A synonym for nomadic is migratory. Nomadic means anything moving around a lot. Certain times of birds are nomadic, because they move around several times a year depending on the weather. Nomadic people are ones that don’t stay in one place for too long. Used as an example,

  • The tribe was nomadic and migrated in a similar way the birds to warmer places for the winter.

non sequitur keyboard_arrow_downkeyboard_arrow_up
/non se-quitur/ [no ipa available]

Definition: A conclusion or statement that does not logically follow from the previous argument or statement

Example sentences:

  • he concludes in a lovely non sequitur, there must be a connection between behavior and physical appearance

normally keyboard_arrow_downkeyboard_arrow_up
/nor-mal-ly/ [n.ao1.r.m.ah0.l.iy0]

Definition: under normal condition; usually

Example sentences:

  • Normally dedicated to architecture and other types of design, the center has given over its galleries to a series of fashion exhibitions until early summer.

noticeable keyboard_arrow_downkeyboard_arrow_up
/no-tice-able/ [n.ow1.t.ah0.s.ah0.b.ah0.l]

Something that is noticeable is apparent or easy to be noticed. 

Example sentences using the word noticeable:

  • The spot on your shirt is very noticeable.
  • There has been a noticeable improvement in her behavior.
  • It was noticeable that they were not prepared to give the presentation.
nouveau-rich keyboard_arrow_downkeyboard_arrow_up
/nou-veau-rich/ [no ipa available]

Someone who is nouveau-rich is someone who has just recently become wealthy and enjoys spending money. They may be someone who sold their business, or recently inherited a lot of money, but they aren’t frugal with it.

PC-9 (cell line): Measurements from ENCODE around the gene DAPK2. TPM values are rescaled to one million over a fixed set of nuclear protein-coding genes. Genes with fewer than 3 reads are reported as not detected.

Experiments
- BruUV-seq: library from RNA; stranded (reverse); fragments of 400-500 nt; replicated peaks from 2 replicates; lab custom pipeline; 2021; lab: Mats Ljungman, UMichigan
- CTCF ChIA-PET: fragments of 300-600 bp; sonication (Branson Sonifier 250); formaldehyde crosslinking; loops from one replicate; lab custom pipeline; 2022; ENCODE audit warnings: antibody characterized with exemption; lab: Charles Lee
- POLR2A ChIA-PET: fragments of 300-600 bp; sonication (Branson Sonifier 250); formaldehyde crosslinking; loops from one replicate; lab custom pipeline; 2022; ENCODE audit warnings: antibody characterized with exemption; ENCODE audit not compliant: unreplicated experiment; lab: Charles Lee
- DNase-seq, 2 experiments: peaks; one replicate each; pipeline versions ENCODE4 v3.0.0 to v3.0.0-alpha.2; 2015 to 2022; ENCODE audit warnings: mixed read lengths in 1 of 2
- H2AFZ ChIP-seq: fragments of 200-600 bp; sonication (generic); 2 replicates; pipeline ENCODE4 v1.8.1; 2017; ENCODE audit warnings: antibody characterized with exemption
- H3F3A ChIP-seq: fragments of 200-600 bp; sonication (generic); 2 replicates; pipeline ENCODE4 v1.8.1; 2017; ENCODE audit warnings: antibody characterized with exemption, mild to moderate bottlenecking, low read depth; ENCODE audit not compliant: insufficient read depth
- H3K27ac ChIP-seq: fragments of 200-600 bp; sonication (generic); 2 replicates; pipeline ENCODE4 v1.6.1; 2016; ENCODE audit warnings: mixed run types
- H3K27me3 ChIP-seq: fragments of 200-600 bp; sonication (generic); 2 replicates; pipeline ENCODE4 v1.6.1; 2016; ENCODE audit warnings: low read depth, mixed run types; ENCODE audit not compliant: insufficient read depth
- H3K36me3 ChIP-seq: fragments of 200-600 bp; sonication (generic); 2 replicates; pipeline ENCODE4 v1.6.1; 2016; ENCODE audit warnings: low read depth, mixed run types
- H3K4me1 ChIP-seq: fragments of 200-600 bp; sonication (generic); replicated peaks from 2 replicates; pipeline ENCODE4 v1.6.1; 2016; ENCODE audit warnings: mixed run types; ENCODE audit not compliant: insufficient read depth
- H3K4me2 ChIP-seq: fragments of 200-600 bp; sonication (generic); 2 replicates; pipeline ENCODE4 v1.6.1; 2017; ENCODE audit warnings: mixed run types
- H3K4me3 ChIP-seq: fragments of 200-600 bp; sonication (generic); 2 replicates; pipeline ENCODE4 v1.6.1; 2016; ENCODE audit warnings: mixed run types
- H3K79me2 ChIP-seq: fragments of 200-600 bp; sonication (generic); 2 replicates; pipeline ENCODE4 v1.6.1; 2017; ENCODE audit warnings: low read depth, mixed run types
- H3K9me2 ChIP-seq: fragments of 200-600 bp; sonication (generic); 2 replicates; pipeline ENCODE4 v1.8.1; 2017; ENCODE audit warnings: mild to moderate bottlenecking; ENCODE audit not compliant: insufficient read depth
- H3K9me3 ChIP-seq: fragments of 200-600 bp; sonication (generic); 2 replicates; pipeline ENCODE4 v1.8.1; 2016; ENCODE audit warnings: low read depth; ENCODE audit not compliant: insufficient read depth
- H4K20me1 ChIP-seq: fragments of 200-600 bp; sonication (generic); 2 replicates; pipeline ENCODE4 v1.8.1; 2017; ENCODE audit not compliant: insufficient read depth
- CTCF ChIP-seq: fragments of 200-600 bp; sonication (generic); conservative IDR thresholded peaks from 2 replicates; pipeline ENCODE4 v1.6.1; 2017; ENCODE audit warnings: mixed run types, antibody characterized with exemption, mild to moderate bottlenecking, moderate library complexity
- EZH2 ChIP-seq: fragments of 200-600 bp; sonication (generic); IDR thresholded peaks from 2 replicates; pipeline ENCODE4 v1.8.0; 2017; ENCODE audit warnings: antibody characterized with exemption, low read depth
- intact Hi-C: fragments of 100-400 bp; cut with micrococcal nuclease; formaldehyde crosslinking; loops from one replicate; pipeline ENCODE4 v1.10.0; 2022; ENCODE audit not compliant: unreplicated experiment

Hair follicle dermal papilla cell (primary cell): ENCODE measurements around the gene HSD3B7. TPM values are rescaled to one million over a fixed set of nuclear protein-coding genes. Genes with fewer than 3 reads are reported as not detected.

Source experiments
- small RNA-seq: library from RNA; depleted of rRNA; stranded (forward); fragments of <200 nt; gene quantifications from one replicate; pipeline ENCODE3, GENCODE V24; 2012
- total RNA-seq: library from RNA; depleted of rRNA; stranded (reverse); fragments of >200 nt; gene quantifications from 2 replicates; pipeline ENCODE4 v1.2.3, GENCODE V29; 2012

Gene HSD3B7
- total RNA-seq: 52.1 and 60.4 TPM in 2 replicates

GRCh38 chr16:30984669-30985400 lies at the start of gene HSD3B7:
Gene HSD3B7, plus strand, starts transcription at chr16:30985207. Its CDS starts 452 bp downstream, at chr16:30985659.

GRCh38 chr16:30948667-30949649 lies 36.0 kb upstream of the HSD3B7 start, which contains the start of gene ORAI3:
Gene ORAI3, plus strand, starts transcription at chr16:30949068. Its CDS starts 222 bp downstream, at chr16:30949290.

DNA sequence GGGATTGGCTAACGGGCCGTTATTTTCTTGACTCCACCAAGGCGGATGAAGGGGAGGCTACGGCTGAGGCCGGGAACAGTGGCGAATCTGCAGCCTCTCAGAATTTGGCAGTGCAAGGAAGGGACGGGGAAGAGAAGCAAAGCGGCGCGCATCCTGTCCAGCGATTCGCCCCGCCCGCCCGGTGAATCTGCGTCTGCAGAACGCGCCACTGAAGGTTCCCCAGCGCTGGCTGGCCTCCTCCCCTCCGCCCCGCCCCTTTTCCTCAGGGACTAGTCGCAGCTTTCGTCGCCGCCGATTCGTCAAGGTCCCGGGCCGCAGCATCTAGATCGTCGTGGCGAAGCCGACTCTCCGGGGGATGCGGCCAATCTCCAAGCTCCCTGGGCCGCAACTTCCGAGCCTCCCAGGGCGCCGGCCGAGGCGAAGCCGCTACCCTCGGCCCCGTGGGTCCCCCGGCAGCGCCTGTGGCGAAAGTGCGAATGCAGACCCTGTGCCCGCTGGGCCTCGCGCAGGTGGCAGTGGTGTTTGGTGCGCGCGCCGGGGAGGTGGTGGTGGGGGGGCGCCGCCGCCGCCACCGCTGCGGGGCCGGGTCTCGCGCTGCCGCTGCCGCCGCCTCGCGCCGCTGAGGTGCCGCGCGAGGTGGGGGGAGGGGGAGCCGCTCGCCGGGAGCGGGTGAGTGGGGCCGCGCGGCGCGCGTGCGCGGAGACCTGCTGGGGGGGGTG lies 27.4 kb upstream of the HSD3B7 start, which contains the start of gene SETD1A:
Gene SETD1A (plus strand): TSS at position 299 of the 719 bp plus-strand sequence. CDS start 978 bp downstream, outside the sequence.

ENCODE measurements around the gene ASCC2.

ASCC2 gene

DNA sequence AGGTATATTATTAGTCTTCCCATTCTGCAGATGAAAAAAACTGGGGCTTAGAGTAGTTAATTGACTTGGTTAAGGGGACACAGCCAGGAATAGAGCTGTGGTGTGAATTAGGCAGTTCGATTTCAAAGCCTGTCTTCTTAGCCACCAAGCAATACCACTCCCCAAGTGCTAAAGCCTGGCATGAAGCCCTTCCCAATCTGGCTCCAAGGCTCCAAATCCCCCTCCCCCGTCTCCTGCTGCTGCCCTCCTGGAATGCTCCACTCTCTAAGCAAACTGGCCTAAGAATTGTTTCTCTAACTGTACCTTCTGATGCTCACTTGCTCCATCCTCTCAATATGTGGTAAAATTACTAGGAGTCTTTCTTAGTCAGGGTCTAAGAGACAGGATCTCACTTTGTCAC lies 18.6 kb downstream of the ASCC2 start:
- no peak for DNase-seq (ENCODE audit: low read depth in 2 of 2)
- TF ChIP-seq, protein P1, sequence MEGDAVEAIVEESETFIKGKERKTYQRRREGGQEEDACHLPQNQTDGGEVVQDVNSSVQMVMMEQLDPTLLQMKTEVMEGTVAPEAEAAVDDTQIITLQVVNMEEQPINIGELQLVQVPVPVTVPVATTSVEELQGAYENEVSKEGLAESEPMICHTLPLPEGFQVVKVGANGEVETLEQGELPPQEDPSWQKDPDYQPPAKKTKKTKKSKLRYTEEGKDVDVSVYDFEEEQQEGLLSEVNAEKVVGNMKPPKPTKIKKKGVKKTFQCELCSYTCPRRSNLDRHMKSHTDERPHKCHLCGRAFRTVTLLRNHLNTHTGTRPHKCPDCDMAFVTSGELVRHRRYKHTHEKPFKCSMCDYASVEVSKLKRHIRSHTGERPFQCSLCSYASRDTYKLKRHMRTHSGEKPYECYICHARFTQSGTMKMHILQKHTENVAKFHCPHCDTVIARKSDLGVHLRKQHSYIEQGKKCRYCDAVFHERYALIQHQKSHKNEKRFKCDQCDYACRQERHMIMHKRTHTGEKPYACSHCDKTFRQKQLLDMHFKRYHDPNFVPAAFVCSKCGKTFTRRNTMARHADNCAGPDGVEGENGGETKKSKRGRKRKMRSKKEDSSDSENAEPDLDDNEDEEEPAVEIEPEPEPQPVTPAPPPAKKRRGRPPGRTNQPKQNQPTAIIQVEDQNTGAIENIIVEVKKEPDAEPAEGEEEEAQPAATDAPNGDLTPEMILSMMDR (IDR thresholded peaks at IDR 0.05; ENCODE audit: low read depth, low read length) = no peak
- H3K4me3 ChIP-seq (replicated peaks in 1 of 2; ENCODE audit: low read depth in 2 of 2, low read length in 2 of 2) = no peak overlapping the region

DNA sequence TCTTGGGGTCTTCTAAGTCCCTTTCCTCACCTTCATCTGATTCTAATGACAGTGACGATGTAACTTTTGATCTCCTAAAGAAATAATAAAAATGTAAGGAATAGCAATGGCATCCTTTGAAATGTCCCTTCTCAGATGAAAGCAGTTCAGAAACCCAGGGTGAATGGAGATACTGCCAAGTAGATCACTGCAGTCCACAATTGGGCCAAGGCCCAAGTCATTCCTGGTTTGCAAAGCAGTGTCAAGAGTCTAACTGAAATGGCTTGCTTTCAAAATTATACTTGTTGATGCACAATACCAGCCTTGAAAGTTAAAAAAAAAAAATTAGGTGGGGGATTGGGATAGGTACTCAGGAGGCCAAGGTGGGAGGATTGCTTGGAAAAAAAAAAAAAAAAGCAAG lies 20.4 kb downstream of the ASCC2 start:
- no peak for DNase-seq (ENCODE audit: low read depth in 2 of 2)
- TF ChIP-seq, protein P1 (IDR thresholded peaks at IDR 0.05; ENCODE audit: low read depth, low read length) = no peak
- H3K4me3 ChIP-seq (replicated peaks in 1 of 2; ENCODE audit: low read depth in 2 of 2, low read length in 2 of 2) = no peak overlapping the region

• Our nouveau-rich neighbor just bought six new cars, even though his garage can only fit two.

nuance keyboard_arrow_downkeyboard_arrow_up
/nu-ance/ [n.uw1.aa0.n.s]

Definition: A subtle difference in or shade of meaning, expression, or sound:

Example sentences:

  • It's not a point of view I've ever heard before, and I may not entirely have got the subtler nuances of it.

nucleus keyboard_arrow_downkeyboard_arrow_up
/nu-cle-us/ [n.uw1.k.l.iy0.ah0.s]

The nucleus of an atom or cell is the central part of it.

narration keyboard_arrow_downkeyboard_arrow_up
/nar-ra-tion/ [n.eh0.r.ey1.sh.ah0.n]

Narration is the act of telling a story, usually in a chronological order. Narration is the voice of whoever is telling, or writing a story. For example:

  • The movie’s narration was done by a famous actor.​
  • Some distinguishable features of regionalist writing include informal language of narration and description of minute details of nature.

 

native keyboard_arrow_downkeyboard_arrow_up
/na-tive/ [n.ey1.t.ih0.v]

Definition: (Of a plant or animal) of indigenous origin or growth:

Example senences:

  • The species is native to South Africa, but is now widespread in south-western Australia, being especially abundant on roadsides and wasteland. (be native to)

 

necessitate keyboard_arrow_downkeyboard_arrow_up
/ne-ces-si-tate/ [n.ah0.s.eh1.s.ah0.t.ey2.t]

If something necessitates an event, action, or situation, it makes it necessary.

Example sentences:

  • It is widely acknowledged that the primary objective of school education is to impart theoretical knowledge and not the acquisition of life skills. However, it does not necessitate schools offering car repair or bank account management lessons.
  • New safety regulations necessitated adding a railing to the stairs. 
negligence keyboard_arrow_downkeyboard_arrow_up
/neg-li-gence/ [n.eh1.g.l.ah0.jh.ah0.n.s]

Negligence is when one neglects to do things that should be done, and there are usually consequences. 

Example sentences:

  • Medical negligence may be the cause of death. (This means the patient's death may have happened because the doctor did not do something that should have been done)
  • The company was charged with negligence in the manufacturing of the defective tires.
  • Negligence of one's children can lead to foster care
  • Negligence while driving can cause fatal accidents
  • Negligence of work can lead to the loss of a job.